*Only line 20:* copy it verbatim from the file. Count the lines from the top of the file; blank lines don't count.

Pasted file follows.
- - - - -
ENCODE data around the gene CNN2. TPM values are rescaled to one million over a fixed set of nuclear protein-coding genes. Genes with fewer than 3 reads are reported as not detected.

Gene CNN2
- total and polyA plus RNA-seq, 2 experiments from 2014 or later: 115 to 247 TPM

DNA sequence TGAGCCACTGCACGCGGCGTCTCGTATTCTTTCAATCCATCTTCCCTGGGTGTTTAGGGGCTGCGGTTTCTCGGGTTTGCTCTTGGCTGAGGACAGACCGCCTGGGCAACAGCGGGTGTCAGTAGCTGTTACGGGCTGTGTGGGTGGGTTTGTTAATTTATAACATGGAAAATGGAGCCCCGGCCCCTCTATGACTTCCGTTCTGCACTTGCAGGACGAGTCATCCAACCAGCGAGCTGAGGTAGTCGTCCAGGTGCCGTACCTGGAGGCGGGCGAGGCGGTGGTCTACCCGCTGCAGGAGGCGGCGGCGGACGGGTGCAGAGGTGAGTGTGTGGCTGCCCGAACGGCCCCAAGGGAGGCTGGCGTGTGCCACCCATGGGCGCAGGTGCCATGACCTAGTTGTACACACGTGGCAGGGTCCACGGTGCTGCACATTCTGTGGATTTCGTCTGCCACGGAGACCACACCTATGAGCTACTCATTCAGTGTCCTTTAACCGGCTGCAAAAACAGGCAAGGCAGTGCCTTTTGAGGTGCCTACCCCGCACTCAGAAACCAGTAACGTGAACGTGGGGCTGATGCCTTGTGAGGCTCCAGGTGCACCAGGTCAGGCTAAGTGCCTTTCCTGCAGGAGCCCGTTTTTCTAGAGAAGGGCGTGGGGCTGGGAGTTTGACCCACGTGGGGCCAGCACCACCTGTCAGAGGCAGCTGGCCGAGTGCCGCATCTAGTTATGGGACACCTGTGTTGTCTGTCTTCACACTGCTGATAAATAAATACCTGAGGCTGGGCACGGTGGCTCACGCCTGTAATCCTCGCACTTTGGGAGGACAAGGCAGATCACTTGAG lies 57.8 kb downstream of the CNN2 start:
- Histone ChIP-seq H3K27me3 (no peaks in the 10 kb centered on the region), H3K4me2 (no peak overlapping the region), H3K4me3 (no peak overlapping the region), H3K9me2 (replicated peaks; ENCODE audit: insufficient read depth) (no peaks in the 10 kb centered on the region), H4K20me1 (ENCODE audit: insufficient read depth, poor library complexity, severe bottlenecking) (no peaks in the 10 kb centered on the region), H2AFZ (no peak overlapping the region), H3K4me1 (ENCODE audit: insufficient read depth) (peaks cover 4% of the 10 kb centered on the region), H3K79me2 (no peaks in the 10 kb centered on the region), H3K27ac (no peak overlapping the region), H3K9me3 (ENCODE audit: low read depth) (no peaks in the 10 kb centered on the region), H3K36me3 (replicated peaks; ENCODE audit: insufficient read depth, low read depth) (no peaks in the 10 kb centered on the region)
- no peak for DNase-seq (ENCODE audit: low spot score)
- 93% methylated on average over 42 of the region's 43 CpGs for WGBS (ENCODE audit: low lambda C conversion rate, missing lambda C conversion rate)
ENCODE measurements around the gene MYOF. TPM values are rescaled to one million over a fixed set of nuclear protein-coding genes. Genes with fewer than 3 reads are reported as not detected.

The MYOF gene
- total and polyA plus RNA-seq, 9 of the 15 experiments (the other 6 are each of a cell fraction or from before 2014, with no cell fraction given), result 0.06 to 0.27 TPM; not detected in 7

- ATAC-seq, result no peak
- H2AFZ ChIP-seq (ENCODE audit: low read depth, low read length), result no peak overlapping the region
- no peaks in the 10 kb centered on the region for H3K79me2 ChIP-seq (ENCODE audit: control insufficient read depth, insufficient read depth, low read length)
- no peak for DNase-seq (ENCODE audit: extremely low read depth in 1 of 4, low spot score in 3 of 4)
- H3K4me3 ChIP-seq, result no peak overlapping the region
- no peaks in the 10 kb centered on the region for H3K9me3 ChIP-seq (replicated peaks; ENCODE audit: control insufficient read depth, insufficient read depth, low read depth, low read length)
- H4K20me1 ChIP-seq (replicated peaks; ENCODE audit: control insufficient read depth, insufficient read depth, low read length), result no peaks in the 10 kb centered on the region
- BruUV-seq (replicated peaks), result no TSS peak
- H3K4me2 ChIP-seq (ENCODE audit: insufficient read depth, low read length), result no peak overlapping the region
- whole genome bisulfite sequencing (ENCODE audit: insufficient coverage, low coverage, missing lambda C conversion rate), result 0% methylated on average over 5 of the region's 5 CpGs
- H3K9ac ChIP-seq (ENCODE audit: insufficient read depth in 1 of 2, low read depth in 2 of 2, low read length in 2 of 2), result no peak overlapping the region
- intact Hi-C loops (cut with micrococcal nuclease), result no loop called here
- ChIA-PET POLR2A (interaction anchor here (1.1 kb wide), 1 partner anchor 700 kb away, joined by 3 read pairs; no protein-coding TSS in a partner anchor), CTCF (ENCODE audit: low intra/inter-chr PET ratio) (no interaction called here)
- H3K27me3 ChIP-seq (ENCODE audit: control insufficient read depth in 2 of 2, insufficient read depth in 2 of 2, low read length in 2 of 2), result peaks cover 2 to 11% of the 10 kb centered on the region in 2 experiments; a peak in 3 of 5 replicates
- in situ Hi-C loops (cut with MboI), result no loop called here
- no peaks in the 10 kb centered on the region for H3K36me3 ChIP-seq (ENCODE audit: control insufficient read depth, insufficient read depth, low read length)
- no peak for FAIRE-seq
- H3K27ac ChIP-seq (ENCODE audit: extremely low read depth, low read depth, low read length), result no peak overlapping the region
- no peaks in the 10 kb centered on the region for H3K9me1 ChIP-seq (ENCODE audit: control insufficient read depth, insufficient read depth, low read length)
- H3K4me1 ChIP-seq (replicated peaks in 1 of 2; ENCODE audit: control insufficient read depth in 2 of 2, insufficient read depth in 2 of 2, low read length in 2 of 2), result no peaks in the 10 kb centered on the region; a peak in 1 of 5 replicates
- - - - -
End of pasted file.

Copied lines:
- whole genome bisulfite sequencing (ENCODE audit: insufficient coverage, low coverage, missing lambda C conversion rate), result 0% methylated on average over 5 of the region's 5 CpGs